|It tastes better than it looks -- and yes, it's supposed to look like that|
Yes, although I'm a Yankee girl, I lived in New Orleans for a couple of years in the mid-1990s. Let's just say it was a nice place to visit.
But I did have the pleasure of eating my way around the city, enjoying some of the best meals I have ever had, in addition to partaking of many of the local customs, most of which involved food. Or booze. Or both.
Take, for example, Mardi Gras. I quickly learned that most of the people that you see in the crowds on Mardi Gras day are tourists; the locals get the hell out of Dodge to avoid all the drunken frat boys that descend on the city to behave badly and pee on the sidewalks.
But prior to Mardi Gras day, there weeks of parades to watch and parties to attend. And no Mardi Gras party is complete without the king cake.
[I wish this had something to do with Elvis, because he would have loved it, but it does not, dammit.]
You can trace the origins of the king cake all the way back to the pre-Christian religions of Europe and a nasty ritual sacrifice -- read about at the Gumbo Pages, it's actually quite interesting -- but I'll fast forward to more modern times in which the cake became the way that ball queens were chosen (much less bloody -- usually). From there, it made it's way down the social strata food chain to become the beloved Mardi Gras tradition that it is.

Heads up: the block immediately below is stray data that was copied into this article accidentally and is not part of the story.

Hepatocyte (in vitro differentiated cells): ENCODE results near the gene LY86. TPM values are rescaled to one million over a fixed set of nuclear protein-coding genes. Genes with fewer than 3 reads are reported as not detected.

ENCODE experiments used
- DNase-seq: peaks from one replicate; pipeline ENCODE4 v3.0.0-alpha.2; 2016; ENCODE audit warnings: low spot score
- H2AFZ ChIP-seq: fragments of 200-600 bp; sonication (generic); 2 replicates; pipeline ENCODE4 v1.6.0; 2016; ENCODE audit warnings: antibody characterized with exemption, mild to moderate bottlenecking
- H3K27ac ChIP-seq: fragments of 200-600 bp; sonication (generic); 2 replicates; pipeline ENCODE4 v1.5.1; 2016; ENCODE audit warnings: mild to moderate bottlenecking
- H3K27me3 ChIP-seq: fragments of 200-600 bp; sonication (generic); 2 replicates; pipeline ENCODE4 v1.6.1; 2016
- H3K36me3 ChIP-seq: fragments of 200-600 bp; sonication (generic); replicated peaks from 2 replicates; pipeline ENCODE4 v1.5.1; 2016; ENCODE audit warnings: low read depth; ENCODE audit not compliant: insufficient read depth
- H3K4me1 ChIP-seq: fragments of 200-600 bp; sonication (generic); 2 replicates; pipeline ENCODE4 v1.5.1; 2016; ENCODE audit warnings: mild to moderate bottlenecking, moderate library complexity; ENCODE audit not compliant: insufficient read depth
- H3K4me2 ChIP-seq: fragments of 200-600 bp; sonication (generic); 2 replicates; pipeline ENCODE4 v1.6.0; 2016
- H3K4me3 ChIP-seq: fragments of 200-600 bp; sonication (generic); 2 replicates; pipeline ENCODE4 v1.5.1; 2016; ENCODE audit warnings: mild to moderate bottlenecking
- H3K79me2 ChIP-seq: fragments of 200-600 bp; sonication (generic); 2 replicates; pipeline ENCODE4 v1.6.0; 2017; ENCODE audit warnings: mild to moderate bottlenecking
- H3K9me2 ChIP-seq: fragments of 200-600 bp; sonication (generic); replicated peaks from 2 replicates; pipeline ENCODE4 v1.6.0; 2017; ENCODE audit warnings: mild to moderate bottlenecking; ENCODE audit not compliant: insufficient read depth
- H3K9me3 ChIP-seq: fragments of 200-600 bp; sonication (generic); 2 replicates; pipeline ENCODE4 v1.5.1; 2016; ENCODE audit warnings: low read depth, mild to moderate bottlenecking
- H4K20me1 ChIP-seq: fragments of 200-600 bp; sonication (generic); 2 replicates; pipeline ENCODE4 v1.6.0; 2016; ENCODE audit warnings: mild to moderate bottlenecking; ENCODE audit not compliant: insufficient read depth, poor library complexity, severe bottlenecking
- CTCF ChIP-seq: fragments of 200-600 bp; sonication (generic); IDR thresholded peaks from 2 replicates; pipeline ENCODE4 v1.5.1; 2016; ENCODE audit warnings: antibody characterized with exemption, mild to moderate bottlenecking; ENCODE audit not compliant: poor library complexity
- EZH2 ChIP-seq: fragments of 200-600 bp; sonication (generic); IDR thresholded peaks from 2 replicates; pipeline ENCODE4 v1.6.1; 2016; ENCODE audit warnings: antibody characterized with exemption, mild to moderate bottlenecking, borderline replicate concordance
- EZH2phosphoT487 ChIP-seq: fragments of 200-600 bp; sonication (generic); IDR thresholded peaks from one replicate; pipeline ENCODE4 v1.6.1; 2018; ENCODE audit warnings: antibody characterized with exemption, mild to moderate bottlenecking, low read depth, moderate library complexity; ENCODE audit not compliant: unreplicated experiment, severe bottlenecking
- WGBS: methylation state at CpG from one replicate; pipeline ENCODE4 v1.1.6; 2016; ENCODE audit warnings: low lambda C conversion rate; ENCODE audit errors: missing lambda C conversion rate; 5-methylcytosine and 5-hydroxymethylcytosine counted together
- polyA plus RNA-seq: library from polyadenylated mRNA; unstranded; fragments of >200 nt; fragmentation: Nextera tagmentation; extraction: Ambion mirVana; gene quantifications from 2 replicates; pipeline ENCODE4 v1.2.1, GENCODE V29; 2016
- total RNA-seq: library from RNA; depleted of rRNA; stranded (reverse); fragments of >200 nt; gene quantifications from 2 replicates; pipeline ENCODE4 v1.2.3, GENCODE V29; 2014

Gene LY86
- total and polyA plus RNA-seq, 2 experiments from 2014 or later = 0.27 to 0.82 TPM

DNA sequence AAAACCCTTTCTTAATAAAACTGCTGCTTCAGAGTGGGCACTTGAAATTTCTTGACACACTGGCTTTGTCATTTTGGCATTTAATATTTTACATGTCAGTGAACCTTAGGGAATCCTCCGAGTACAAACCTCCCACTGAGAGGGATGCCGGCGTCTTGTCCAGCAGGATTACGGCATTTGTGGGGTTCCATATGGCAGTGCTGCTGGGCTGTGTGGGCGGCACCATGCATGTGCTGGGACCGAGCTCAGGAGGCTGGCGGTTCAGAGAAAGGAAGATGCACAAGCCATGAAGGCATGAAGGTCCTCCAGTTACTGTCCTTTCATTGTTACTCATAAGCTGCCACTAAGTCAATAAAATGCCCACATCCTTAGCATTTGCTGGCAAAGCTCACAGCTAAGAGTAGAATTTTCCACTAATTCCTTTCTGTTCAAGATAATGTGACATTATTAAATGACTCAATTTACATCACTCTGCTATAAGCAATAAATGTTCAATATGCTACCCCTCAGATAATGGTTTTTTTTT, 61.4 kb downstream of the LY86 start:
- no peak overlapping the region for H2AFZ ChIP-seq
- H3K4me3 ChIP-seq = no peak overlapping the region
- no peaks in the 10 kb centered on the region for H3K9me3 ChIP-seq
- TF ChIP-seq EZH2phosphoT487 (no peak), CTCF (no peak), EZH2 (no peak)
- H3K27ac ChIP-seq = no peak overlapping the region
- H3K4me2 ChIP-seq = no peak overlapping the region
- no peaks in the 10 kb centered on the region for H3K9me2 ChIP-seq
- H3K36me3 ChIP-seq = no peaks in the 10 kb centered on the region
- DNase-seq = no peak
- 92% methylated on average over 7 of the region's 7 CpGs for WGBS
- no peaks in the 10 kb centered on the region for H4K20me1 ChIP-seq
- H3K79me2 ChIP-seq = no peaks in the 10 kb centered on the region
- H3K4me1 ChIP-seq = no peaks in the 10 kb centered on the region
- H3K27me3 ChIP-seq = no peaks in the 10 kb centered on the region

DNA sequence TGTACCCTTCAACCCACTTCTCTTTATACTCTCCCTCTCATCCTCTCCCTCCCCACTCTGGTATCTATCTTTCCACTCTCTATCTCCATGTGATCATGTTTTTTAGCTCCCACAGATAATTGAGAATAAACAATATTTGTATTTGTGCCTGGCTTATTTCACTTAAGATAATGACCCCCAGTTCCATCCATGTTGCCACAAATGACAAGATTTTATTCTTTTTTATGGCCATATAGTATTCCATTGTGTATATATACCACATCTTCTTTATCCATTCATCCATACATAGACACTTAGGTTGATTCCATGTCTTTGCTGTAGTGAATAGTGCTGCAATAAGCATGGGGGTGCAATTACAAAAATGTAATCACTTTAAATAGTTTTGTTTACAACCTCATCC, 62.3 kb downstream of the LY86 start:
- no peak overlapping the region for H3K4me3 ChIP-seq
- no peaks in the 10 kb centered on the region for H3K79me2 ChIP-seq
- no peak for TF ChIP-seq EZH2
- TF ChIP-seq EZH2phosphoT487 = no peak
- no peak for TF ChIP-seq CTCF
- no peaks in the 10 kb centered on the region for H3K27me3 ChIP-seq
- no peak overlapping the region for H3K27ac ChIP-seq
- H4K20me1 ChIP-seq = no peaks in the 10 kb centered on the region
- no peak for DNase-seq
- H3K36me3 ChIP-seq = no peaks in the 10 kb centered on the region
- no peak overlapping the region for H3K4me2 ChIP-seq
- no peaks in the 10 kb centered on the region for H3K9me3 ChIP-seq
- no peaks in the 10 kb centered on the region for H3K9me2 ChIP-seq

Basically, it goes like this: You throw a little pary and supply a king cake. In it is baked a small plastic baby (yep, a baby -- you can buy 'em by the gross). As the tradition goes, whoever gets the baby in her piece of cake is then required to host the next party or, at least, bring another cake into the office break room in a couple of days.
The traditional king cakes I have had have tasted pretty much like a coffee cake. This recipe, however, is no ordinary coffee cake. It comes from Emeril Lagasse (the face of New Orleans with a bad-ass Massachusetts accent -- gotta love it!) so it apparently has been kicked up a notch -- by adding all sorts of cream filling. Rock on, Emeril!
The recipe is pretty easy but time-consuming, so I won't hold it against you if you decide to skip it this year. But it is wicked good. So good that, despite it's gargantuan size, we've eaten almost all of it between the two of us.
Clearly we have laissez les bon temps roulez around our kitchen.
Happy Mardi Gras, y'all...
Emeril Lagasse's Mardi Gras King Cake
Since I didn't change the recipe at all, you can find it in all its glory over
at the Gumbo Pages.